The Wairarapa District Health Board has been allocated an extra $3 million in this year's Budget, the Government confirmed yesterday.

It was also announced that Wairarapa and Hutt Valley DHBs would be the first nationally to roll out the bowel screening programme in 2017.

The funding in new money will take Wairarapa DHB's total funding to $139 million for 2016/17.

DHB chairman Derek Milne told the Times-Age he was "absolutely delighted" with the news.

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"It will greatly help us close the financial deficit that we have struggled with over the last three years."

He said the money gave the DHB "a realistic chance of balancing the budget" over the next few of years.

"It's a great lift for us as a board and I'm sure the staff will be very happy to hear the news."

Dr Milne also had a "big smile" over the fact that Wairarapa DHB had been selected to be one of the first to put the bowel screening programme into operation.

"It's very a relevant thing for us to be doing because of our older population here in Wairarapa," he said.

"The early screening will show up little things wrong that over time develop into bowel cancer, which requires extensive surgery and other treatment."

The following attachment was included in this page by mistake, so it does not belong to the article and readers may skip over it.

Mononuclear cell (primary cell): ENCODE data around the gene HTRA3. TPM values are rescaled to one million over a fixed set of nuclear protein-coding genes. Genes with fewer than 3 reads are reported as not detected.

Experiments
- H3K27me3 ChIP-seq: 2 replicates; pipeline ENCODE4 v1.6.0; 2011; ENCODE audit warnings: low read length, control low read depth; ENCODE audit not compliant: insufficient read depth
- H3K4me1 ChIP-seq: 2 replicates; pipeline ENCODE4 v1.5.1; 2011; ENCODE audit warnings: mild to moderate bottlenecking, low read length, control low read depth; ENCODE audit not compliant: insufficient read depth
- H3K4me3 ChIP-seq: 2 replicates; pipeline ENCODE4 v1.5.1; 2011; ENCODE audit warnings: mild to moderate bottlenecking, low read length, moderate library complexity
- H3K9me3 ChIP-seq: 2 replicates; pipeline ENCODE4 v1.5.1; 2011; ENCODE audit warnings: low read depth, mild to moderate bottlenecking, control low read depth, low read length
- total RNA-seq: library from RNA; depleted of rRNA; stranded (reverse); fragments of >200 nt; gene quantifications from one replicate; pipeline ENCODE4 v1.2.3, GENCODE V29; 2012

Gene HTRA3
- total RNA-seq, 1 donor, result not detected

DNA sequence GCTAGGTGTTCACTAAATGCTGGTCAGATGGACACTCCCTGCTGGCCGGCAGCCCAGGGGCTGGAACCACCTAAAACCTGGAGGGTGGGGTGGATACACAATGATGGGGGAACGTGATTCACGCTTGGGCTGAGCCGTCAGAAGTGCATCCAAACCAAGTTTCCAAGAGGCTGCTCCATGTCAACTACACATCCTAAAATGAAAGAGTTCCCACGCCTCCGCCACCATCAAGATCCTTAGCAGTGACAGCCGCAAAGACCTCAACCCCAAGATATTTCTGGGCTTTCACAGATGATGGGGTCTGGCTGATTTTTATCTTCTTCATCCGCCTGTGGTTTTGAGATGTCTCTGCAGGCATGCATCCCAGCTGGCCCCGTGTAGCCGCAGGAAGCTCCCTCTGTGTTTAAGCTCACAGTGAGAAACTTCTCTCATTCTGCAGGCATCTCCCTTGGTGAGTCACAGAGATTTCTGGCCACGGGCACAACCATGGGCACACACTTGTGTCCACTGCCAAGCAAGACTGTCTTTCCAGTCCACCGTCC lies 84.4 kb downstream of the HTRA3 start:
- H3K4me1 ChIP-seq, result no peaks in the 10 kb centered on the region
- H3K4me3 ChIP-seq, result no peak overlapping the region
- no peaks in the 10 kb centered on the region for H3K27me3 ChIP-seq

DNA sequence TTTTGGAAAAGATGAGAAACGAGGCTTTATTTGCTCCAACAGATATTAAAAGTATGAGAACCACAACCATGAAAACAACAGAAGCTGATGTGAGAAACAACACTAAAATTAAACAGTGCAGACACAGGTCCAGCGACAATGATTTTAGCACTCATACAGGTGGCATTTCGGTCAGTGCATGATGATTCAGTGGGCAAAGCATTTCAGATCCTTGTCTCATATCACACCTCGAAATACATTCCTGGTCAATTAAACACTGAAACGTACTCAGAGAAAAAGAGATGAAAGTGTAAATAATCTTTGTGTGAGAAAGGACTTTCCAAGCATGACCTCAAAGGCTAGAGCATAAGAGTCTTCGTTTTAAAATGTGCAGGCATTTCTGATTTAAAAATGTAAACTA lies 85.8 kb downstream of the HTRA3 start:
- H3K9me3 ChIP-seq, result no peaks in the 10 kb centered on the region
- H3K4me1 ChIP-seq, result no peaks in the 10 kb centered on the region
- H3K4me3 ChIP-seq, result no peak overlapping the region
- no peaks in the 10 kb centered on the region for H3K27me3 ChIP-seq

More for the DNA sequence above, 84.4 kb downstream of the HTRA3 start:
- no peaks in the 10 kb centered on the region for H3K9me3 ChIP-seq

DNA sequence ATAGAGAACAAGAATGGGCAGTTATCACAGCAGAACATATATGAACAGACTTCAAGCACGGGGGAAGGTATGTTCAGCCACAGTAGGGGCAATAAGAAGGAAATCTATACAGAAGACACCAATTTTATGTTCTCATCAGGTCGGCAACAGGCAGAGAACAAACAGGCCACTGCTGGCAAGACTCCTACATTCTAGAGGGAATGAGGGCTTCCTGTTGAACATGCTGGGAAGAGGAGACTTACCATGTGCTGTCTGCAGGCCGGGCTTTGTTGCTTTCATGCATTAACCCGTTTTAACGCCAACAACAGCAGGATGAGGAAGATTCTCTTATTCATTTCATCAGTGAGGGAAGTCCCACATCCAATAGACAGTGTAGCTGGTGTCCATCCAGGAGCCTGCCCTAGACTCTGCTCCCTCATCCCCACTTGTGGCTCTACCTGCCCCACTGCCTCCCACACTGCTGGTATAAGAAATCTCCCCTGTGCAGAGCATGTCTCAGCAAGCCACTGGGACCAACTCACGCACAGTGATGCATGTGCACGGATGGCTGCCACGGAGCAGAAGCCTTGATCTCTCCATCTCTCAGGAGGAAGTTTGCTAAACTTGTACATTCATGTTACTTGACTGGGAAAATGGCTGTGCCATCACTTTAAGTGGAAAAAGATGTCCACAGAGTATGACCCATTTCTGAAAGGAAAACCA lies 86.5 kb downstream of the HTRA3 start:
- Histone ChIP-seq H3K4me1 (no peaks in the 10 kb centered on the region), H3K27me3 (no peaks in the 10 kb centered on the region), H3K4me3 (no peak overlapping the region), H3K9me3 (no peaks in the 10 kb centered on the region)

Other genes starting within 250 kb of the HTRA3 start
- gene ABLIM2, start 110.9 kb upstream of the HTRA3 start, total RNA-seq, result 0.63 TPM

He said it was expected that once the programme was fully implement around New Zealand an estimated 700 lives would be saved nationally.

According to the Ministry of Health, the screening programme has the potential to reduce deaths from bowel cancer by at least 16 to 20 per cent, after eight to 10 years.

The programme will be progressively rolled out across the county between mid-2017 and the end of 2019, beginning with Hutt Valley and Wairarapa DHBs.

"I want to acknowledge the hard work the Minister of Health (Jonathan Coleman) did in finding the extra new money," Dr Milne said.

"He went out to bat for DHBs in a big way and I'm sure I speak for all DHBs when I say we express our gratitude and acknowledge him for that."

The Government announced an extra $2.2 billion would be spent on health over the next four years.

This extra funding includes over $39 million for the bowel screening programme, $124 million for new medicines, $96 million for more elective surgery and $42 million for vulnerable groups -- to be spent on healthy homes, mental health access and alcohol and drug support for pregnant women.